Children's unmet health needs similar for low- and middle-income families with either public or private insurance
Both public and private health insurance appear equally able to guarantee children access to needed health services, concludes a new study. Previous studies have reported that children with public insurance may have worse access to outpatient specialist care and higher use of inpatient services (such as hospital emergency departments), while children with private insurance may have poorer access to trauma facilities. However, studies have not determined whether public or private health insurance is more effective in reducing children's unmet health needs, a finding that could influence the direction of future health care reform.
The researchers compared children whose family income was either low-income (less than 200 percent of the Federal poverty level [FPL]) or middle-income (between 200 and 400 percent of the FPL), and who had full-year coverage by public or private insurance. They examined whether the child had a usual source of care (USC), no doctor visits in the past year, unmet medical or prescription needs, less-than-yearly dental visits, or unmet dental needs. The findings were comparable for both children with full-year public and full-year private health insurance. The only difference was that children in low-income families with public insurance had a 21 percent lower likelihood of having a USC than children with private insurance. All other comparisons between the publicly and privately insured groups related to unmet health care or preventive counseling needs were essentially the same, regardless of family income. However, unmet needs were higher among children with coverage gaps or no health insurance coverage during the year than among children with full-year private insurance, regardless of family income level.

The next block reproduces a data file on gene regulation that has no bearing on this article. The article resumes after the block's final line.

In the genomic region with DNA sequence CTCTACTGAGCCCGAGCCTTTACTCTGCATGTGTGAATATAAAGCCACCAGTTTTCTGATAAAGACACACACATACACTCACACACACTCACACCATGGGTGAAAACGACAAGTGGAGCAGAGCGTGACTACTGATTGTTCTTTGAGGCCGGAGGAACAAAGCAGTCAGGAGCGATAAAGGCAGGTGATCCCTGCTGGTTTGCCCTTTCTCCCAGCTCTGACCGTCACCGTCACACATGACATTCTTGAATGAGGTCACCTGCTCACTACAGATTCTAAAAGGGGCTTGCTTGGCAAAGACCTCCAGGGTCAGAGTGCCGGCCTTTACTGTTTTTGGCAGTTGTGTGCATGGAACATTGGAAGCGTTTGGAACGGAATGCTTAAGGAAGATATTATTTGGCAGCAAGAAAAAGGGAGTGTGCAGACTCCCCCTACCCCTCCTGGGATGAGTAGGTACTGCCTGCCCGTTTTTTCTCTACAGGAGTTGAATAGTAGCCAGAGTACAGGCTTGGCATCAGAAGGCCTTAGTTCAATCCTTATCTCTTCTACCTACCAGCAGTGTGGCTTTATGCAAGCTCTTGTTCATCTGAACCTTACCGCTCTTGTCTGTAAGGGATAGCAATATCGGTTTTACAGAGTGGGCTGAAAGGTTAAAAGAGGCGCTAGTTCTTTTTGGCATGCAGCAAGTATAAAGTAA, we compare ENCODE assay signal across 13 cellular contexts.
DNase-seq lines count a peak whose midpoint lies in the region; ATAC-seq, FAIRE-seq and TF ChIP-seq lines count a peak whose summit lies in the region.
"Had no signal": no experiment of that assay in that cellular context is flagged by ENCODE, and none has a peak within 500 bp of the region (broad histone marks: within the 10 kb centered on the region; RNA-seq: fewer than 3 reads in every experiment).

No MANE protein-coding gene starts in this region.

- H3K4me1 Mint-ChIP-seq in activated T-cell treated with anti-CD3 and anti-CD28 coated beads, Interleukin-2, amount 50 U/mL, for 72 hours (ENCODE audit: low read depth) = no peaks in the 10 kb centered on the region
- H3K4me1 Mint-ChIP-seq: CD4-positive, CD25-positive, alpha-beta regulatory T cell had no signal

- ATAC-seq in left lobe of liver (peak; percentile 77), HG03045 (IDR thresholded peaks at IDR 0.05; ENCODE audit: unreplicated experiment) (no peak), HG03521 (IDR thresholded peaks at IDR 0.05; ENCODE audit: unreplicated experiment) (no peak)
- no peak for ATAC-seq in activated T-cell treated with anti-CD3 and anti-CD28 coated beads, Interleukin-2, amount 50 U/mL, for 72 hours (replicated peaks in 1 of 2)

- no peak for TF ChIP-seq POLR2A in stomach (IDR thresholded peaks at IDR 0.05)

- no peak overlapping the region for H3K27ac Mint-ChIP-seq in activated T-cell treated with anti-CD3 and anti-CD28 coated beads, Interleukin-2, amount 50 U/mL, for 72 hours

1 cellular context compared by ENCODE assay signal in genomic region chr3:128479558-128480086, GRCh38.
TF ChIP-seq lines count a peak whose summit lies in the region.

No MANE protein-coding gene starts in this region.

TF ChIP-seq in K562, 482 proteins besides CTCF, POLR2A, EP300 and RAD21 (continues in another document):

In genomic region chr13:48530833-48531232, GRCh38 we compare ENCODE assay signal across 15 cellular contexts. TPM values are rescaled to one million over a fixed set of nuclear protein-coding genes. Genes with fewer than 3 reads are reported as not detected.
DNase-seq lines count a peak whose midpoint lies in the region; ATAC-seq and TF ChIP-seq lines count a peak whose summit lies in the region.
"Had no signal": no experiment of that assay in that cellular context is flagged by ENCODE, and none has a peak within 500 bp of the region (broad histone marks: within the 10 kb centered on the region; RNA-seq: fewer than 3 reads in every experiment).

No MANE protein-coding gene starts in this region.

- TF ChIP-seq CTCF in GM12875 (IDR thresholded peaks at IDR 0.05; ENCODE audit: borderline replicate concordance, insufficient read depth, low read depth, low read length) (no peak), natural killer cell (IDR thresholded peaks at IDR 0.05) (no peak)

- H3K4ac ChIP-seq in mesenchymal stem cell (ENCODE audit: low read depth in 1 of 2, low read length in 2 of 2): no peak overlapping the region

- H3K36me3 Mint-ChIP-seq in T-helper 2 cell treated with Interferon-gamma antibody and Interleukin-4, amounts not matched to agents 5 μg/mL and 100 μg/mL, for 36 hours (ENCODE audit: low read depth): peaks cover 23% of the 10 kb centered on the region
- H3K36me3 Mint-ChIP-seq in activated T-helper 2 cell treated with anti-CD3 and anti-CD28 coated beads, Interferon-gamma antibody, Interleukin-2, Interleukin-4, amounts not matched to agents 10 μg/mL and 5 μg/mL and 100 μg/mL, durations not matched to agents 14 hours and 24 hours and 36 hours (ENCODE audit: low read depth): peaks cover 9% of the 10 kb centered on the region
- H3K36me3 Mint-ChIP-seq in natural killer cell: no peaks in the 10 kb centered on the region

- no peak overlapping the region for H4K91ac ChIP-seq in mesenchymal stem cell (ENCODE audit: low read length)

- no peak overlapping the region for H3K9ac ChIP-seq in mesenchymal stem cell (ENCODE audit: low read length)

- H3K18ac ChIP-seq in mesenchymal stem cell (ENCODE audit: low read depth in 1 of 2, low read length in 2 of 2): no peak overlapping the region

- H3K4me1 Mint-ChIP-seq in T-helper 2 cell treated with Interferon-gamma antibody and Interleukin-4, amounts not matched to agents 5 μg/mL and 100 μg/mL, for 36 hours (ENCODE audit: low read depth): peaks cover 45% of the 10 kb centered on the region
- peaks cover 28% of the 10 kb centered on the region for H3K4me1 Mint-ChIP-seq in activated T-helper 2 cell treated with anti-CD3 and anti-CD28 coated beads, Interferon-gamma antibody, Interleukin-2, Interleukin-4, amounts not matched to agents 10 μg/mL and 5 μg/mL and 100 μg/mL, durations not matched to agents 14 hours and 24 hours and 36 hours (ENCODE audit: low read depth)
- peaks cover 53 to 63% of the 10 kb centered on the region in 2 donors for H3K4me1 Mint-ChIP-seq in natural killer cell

The findings were based on analysis of pooled data from the Agency for Healthcare Research and Quality (AHRQ) Medical Expenditure Panel Survey-Household Component for 2002 through 2006. The study was funded in part by AHRQ (HS16181 and HS18569).
More details are in "Comparing types of health insurance for children: A public option versus private option," by Jennifer E. DeVoe, M.D., D.Phil., Carrie J. Tillotson, M.P.H., Lorraine S. Wallace, Ph.D., and others in the September 2011 Medical Care 49(9), pp. 818-827.
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